Reshaping the Playing Field?

8 Pages Posted: 21 Feb 2009  

Stephen M. Bainbridge

University of California, Los Angeles (UCLA) - School of Law

Abstract

The rise of the institutional investor has been hailed as a corrective to the principal-agent problem for publicly held firms. It is argued that, because institutions typically own larger blocks than individuals and have an incentive to develop specialized expertise in making and monitoring investments, institutional investors can play a far more active role in corporate governance than dispersed shareholders. This article argues that institutional investors simply assume the role of agent, instead of the managers. Moreover, some institutional investors - e.g., labor groups, "ethical funds," government employee pension funds - may have interests other than simply increasing the firm's value. So the rise of institutional investors may not improve the position of dispersed shareholders.

Keywords: shareholder, Securities and Exchange Commission, proxy access, Delaware Code, corporate decisionmaking, American corporations, principle-agent, corporate law, shareholder activism, authority-based decisionmaking, board of directors, institutional investors, union funds, pension funds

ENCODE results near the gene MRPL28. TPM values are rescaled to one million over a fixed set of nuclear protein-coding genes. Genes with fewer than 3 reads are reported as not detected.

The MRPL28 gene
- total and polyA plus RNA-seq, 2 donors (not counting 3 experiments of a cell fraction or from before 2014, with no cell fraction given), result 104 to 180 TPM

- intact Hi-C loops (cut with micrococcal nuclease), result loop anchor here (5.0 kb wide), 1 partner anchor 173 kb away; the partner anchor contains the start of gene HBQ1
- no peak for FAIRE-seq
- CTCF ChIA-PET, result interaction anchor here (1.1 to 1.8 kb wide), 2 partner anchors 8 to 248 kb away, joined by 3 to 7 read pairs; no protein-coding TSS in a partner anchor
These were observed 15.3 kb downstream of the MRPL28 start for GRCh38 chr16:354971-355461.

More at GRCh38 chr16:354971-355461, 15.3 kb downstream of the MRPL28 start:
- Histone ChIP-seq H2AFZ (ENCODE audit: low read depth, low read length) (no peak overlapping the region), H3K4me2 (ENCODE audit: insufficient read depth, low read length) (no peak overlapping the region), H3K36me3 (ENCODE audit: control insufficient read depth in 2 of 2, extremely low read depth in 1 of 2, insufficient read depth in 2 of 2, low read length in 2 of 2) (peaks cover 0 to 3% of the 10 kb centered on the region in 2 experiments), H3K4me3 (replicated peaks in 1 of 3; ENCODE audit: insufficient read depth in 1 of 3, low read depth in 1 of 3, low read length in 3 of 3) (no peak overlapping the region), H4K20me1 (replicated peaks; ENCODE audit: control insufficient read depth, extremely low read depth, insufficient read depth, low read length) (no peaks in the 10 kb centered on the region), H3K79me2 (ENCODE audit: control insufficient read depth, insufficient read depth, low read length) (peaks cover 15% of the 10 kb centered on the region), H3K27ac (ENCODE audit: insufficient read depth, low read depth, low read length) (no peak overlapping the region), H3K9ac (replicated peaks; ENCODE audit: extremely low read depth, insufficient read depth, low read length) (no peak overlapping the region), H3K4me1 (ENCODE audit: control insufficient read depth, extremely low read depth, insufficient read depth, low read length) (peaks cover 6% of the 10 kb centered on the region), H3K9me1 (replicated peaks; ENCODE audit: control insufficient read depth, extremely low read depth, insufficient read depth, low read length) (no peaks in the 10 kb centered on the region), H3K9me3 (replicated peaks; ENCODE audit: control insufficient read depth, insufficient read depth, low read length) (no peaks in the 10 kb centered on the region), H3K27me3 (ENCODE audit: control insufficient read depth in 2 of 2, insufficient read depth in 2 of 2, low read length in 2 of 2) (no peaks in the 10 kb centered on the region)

JEL Classification: G3, G30, G23, G34, G38, G39, K2, K22, M1, M14, D92, D4, D21, D2

Suggested Citation

Bainbridge, Stephen M., Reshaping the Playing Field?. Regulation, Vol. 31, No. 4, Winter 2008-2009. Available at SSRN: https://ssrn.com/abstract=1345893

Stephen Mark Bainbridge (Contact Author)

University of California, Los Angeles (UCLA) - School of Law ( email )

385 Charles E. Young Dr. East
Room 1242
Los Angeles, CA 90095-1476
United States
310-206-1599 (Phone)
310-825-6023 (Fax)

HOME PAGE: http://www.professorbainbridge.com

Paper statistics

Downloads
155
Rank
155,841
Abstract Views
884